A Look Back at the Burden of Perfection
Chris Gall

By the outward standards of Princeton success, sophomore year was my golden year. I bickered an eating club, got into Woody Woo, and briefly dated one of the more attractive human beings I will ever briefly date. 

Sophomore year was also the year, however, in which I buried my dorm room in a blizzard of filth. Drifts of printer paper and dirty laundry covered the floor of my Whitman single for the better part of two semesters. It was as if the stress-storm I’d been struggling against all year had torn through Lauritzen Hall.

On the outside I seemed fine, but then, most Princetonians do. At Princeton it’s easy to believe that everyone around you is coasting by on superior intelligence and charm — and that any struggles you face are therefore social aberrations, best kept hidden if you want to fit in. Eventually a fire inspector wrote me up for “unsafe and unsanitary” living quarters. I could quibble with the latter judgment — there was no rotting food on the floor, which ought to count for something — but not with the unsafety of it all. Slowly, I cleaned up my act.

I thought about that secret cave of despair when I started reading up on the myth of “effortless perfection.” In November, the administration and the Undergraduate Student Government launched a campaign to fight unrealistic expectations around success and struggle. According to the Princeton Perspective Project, these expectations cause “students to feel alone and inadequate in their academic, social, or emotional struggles while believing that everyone else has it together. This illusion becomes the standard to which we hold ourselves, while we avoid reaching out for support and understanding because of the fear of revealing our weaknesses and shortcomings.”

That’s as good an explanation as I’ve seen concerning the burden of “effortless perfection,” although I’d add that this burden doesn’t fall on all Tigers equally. As a USG leader explained to me, certain groups of Princetonians — students from low-income families, first-generation college students, recruited athletes — are especially vulnerable to feeling less worthy than their supposedly “perfect” classmates. Female students, meanwhile, not only have to achieve excellence in academics and extracurriculars, but must seem perky and put-together while doing so. 

The goal of the Perspective Project is to help students learn healthy standards of success (the initiative’s first phase, a series of video testimonials from students about their struggles, is well worth checking out). I hope they get there. Lowering the temperature on effortless perfection won’t just make students’ lives easier at Princeton. It’ll also smooth their passage into the real world.

If anything, the Princeton perfection myth only grows stronger once you graduate from college. As years pass and Princetonians drift apart, you see your classmates only as they want to be seen — on curated Facebook and Instagram feeds, in the pages of PAW. (I wish we lived in a string-theory alternate universe where Class Notes included such trivialities as “Nadiya ’12 recently began her fourth rewatch of Orange Is the New Black; her former carrelmate Andrew ’12 assembled an IKEA Micke desk with optional integrated storage.” But this is not that universe, reader, so let me instead be the first to congratulate you on your wedding / engagement / new book / seventh grandchild!)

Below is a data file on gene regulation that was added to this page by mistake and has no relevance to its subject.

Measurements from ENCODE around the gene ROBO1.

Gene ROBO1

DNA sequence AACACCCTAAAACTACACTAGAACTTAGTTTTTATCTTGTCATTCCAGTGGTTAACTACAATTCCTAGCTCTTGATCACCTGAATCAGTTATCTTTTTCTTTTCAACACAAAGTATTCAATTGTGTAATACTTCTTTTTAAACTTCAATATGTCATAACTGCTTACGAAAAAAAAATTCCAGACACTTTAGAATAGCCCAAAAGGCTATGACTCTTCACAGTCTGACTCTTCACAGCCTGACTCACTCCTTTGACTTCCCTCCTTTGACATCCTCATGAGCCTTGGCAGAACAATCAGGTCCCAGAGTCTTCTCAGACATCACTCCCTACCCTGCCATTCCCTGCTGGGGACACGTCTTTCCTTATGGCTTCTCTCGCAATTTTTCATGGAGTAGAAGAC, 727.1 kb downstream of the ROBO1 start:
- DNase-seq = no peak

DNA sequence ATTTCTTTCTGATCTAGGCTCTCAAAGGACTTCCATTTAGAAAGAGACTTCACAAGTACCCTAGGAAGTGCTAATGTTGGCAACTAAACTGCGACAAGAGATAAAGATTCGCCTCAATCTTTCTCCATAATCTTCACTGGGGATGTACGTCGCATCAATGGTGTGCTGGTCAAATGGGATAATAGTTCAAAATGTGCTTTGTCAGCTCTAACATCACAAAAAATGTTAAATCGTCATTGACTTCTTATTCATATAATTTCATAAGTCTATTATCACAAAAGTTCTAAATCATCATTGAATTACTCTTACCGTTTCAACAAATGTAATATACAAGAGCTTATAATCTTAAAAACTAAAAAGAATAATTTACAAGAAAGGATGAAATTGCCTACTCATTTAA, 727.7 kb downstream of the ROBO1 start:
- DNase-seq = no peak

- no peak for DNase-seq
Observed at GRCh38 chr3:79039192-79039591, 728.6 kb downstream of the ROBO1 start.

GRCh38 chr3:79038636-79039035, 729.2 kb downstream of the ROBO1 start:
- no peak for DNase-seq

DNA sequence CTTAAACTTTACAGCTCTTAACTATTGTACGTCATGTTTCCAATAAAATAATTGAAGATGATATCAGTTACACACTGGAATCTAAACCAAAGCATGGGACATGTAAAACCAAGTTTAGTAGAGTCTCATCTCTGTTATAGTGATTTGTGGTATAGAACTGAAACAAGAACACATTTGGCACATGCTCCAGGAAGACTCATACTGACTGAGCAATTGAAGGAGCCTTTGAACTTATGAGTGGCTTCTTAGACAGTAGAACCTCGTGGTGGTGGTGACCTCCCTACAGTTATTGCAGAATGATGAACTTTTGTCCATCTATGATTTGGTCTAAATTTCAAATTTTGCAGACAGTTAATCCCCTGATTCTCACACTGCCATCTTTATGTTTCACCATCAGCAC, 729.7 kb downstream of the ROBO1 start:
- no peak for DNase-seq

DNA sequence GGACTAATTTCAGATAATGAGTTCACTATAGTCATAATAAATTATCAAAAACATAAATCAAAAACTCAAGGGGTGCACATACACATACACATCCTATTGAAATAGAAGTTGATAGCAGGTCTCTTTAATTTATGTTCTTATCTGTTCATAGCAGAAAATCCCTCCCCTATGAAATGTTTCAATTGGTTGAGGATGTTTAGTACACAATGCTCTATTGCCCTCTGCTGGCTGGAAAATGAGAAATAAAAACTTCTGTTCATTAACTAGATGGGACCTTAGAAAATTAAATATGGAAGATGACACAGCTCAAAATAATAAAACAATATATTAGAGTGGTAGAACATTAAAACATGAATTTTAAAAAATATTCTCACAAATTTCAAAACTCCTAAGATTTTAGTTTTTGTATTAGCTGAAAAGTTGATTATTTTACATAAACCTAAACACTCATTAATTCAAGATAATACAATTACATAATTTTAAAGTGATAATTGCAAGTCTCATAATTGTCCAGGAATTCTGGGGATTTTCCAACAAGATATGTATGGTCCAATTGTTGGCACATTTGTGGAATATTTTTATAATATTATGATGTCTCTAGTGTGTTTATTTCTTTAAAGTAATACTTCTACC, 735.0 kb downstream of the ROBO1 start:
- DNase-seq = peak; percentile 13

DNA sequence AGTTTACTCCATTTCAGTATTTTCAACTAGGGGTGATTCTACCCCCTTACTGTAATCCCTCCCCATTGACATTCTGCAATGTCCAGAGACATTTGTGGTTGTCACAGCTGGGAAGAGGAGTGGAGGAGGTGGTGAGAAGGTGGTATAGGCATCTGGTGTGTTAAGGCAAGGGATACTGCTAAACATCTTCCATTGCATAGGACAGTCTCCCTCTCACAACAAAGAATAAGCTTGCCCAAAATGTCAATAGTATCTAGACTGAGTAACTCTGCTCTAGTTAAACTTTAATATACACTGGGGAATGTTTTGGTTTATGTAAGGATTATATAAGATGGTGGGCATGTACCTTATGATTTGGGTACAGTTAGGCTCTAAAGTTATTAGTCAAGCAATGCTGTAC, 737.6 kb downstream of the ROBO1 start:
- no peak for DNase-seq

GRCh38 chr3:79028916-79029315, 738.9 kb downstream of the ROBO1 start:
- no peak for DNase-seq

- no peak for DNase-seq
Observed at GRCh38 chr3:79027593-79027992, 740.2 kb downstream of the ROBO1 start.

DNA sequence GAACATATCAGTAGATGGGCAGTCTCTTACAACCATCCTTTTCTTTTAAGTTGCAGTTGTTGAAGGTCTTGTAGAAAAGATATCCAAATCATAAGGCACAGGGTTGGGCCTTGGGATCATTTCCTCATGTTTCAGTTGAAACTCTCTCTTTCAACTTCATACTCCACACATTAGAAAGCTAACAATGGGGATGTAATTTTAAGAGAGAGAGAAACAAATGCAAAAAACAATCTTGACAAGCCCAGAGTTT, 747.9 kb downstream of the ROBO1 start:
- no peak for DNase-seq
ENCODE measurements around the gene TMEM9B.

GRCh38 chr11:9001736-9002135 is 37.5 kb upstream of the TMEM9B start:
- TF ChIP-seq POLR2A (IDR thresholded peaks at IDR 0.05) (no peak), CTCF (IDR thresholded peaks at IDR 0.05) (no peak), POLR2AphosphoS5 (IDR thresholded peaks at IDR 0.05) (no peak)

I recently went back to Princeton to see my friend Rachel, a classmate who still lives in town. We met on Nassau Street and I told her about this essay. Rachel told me about her work, which often sends her abroad to interview government officials. To outward appearances, Rachel’s life is enviable — glamorous, even. But in truth, she said, the gig is pretty tough. On most trips, the only people she knows are the officials she’s interviewing. It can get lonely.

I pointed out, as consolation, that Rachel’s Facebook photos are the envy of all who know her. (She appears to spend most of her time overseas ambling though sun-dappled plazas.) Rachel feels a little guilty about that: On the one hand, photography gives her a creative outlet on the road; on the other hand, by posting the photos for all to see and “like,” she says, “I also know I’m just perpetuating the myth.” 

The core problem with this perfection myth is how it tricks you into comparing the high points of other people’s lives against the mundanities of your own. The solution is probably to stop measuring yourself against other people altogether, but of course that’s easier said than done. I only made progress on that score in the past year or so, after moving to a small island off Hong Kong to live with some friends and a gaggle of rescue animals. There were no cars on the island, only walking trails. I freelanced enough to cover rent, but mostly I read and hiked and acclimatized to my lack of traditional success.

I lived there for a year. It was lovely. However: In the interest of combating effortless perfection, let me also say that it rained a lot and that one of our rescue dogs, a Shih Tzu named Debbie, was cranky and incontinent. Let me acknowledge that I was frequently bored even as I tell you that it was the best year of my life; let it be known that my bedroom was cramped and uncozy, even though I kept it spotlessly clean.

Courtesy David Walter ’11

David Walter ’11 recently moved to New York from Hong Kong. He has written for PAW since his sophomore year in college.